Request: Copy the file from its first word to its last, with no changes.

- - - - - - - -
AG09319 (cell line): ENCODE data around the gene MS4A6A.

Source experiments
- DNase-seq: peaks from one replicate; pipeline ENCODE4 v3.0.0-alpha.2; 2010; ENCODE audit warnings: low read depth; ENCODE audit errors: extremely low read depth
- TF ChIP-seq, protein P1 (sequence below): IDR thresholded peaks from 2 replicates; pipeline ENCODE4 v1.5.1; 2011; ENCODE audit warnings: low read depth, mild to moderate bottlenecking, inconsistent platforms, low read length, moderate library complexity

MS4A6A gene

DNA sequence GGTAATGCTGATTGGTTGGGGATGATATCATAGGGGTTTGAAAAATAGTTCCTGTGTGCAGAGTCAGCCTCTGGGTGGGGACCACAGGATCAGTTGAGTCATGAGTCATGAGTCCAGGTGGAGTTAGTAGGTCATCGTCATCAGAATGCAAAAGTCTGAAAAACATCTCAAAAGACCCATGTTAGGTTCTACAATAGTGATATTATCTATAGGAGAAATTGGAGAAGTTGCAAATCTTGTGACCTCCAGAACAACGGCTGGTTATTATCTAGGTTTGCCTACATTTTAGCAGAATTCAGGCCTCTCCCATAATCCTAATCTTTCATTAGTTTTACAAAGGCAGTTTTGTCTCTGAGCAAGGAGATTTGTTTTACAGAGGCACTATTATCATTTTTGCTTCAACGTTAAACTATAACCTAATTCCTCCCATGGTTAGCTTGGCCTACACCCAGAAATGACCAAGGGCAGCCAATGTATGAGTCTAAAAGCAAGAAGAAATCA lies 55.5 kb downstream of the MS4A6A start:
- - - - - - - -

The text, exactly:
AG09319 (cell line): ENCODE data around the gene MS4A6A.

Source experiments
- DNase-seq: peaks from one replicate; pipeline ENCODE4 v3.0.0-alpha.2; 2010; ENCODE audit warnings: low read depth; ENCODE audit errors: extremely low read depth
- TF ChIP-seq, protein P1 (sequence below): IDR thresholded peaks from 2 replicates; pipeline ENCODE4 v1.5.1; 2011; ENCODE audit warnings: low read depth, mild to moderate bottlenecking, inconsistent platforms, low read length, moderate library complexity

MS4A6A gene

DNA sequence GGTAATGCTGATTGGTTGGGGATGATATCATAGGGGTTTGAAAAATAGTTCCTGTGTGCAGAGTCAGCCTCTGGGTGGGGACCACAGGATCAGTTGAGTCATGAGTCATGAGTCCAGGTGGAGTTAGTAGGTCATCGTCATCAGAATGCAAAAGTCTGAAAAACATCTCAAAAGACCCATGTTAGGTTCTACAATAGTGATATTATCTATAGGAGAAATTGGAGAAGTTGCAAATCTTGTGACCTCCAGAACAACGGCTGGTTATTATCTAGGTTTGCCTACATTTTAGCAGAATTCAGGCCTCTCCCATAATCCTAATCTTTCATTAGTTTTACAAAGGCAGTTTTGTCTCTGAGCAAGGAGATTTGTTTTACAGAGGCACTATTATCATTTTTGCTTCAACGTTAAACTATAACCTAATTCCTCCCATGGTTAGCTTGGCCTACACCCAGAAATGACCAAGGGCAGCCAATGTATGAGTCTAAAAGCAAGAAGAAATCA lies 55.5 kb downstream of the MS4A6A start: